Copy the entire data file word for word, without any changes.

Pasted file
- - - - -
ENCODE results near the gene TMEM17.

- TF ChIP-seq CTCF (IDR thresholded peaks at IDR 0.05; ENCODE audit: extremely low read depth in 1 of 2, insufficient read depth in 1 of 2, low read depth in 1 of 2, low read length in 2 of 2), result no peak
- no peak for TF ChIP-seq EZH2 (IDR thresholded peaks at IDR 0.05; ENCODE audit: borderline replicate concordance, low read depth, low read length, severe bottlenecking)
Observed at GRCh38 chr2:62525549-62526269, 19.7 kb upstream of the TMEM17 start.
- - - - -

ENCODE results near the gene TMEM17.

- TF ChIP-seq CTCF (IDR thresholded peaks at IDR 0.05; ENCODE audit: extremely low read depth in 1 of 2, insufficient read depth in 1 of 2, low read depth in 1 of 2, low read length in 2 of 2), result no peak
- no peak for TF ChIP-seq EZH2 (IDR thresholded peaks at IDR 0.05; ENCODE audit: borderline replicate concordance, low read depth, low read length, severe bottlenecking)
Observed at GRCh38 chr2:62525549-62526269, 19.7 kb upstream of the TMEM17 start.